A cyclist and a runner start off simultaneously around a race track each going at a constant speed. The cyclist goes all the way around and then catches up with the runner. He then instantly turns. . . .

Can you find a rule which connects consecutive triangular numbers?

Can you find a rule which relates triangular numbers to square numbers?

How many winning lines can you make in a three-dimensional version of noughts and crosses?

Some students have been working out the number of strands needed for different sizes of cable. Can you make sense of their solutions?

Watch these videos to see how Phoebe, Alice and Luke chose to draw 7 squares. How would they draw 100?

Jo made a cube from some smaller cubes, painted some of the faces of the large cube, and then took it apart again. 45 small cubes had no paint on them at all. How many small cubes did Jo use?

Take any four digit number. Move the first digit to the end and move the rest along. Now add your two numbers. Did you get a multiple of 11?

How could Penny, Tom and Matthew work out how many chocolates there are in different sized boxes?

Robert noticed some interesting patterns when he highlighted square numbers in a spreadsheet. Can you prove that the patterns will continue?

Imagine a large cube made from small red cubes being dropped into a pot of yellow paint. How many of the small cubes will have yellow paint on their faces?

The Number Jumbler can always work out your chosen symbol. Can you work out how?

The number 27 is special because it is three times the sum of its digits 27 = 3 (2 + 7). Find some two digit numbers that are SEVEN times the sum of their digits (seven-up numbers)?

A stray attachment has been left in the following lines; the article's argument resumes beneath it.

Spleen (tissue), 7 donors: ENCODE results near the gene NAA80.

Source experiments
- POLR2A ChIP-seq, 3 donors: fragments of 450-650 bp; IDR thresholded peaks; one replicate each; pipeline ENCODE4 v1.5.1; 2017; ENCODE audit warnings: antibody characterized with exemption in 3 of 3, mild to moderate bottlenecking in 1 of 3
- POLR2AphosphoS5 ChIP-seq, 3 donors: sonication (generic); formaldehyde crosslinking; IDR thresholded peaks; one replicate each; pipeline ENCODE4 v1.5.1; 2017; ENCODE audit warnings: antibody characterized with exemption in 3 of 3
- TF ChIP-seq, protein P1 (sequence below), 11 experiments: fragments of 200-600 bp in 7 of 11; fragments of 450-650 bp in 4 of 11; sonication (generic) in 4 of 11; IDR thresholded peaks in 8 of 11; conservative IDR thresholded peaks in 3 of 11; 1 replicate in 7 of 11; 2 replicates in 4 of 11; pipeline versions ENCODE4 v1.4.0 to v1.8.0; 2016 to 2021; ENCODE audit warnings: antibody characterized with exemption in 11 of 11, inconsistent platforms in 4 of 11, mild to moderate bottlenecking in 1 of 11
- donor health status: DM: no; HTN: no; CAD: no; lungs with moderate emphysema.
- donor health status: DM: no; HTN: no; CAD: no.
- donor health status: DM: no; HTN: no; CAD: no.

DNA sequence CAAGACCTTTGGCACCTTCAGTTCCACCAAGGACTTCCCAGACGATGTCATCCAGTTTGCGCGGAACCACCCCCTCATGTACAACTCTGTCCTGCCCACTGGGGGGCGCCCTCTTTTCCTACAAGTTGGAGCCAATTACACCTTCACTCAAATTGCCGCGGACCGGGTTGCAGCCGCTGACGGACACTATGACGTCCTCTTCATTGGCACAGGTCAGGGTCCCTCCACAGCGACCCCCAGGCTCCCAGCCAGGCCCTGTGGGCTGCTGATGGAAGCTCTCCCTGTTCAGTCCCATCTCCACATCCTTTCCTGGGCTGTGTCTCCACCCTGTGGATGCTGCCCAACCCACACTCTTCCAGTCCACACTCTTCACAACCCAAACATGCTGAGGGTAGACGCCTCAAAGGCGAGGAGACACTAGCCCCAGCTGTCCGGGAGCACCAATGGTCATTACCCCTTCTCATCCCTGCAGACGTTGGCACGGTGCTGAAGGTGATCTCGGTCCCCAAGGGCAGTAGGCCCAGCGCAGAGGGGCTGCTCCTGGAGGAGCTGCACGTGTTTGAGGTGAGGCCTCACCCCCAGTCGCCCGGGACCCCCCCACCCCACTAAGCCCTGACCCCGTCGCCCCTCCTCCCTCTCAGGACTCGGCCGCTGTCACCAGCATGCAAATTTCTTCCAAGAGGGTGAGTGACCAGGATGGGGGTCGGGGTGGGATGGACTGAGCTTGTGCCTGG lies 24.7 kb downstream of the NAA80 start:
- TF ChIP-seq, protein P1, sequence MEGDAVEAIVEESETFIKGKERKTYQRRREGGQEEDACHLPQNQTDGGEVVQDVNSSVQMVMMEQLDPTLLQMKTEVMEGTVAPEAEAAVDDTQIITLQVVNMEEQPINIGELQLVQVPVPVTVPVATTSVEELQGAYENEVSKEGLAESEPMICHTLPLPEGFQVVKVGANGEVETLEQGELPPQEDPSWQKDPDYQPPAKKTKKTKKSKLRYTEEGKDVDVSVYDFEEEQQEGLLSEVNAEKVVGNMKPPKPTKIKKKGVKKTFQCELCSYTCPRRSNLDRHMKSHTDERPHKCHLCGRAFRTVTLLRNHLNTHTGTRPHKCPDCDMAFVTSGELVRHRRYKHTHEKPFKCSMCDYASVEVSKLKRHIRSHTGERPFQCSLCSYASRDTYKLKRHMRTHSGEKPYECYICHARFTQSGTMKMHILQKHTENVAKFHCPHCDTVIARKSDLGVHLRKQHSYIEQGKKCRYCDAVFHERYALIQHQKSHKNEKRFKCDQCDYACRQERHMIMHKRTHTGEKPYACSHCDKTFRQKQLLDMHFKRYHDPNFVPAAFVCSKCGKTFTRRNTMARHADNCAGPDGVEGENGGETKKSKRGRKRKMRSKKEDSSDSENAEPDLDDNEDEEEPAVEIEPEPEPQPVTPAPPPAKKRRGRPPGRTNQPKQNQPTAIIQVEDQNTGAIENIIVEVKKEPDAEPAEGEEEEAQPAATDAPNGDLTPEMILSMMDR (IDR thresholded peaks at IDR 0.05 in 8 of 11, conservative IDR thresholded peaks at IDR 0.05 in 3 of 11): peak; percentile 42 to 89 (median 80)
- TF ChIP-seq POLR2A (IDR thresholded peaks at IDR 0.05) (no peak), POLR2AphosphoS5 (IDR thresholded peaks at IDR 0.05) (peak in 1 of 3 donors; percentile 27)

Imagine starting with one yellow cube and covering it all over with a single layer of red cubes, and then covering that cube with a layer of blue cubes. How many red and blue cubes would you need?

Pick a square within a multiplication square and add the numbers on each diagonal. What do you notice?

115^2 = (110 x 120) + 25, that is 13225 895^2 = (890 x 900) + 25, that is 801025 Can you explain what is happening and generalise?

Brian swims at twice the speed that a river is flowing, downstream from one moored boat to another and back again, taking 12 minutes altogether. How long would it have taken him in still water?

This article explains how to make your own magic square to mark a special occasion with the special date of your choice on the top line.

Think of a two digit number, reverse the digits, and add the numbers together. Something special happens...

Can you find rectangles where the value of the area is the same as the value of the perimeter?

Can you convince me of each of the following: If a square number is multiplied by a square number the product is ALWAYS a square number...

Sets of integers like 3, 4, 5 are called Pythagorean Triples, because they could be the lengths of the sides of a right-angled triangle. Can you find any more?

How many more miles must the car travel before the numbers on the milometer and the trip meter contain the same digits in the same order?

Show that all pentagonal numbers are one third of a triangular number.

An algebra task which depends on members of the group noticing the needs of others and responding.

If the sides of the triangle in the diagram are 3, 4 and 5, what is the area of the shaded square?

Take any two numbers between 0 and 1. Prove that the sum of the numbers is always less than one plus their product?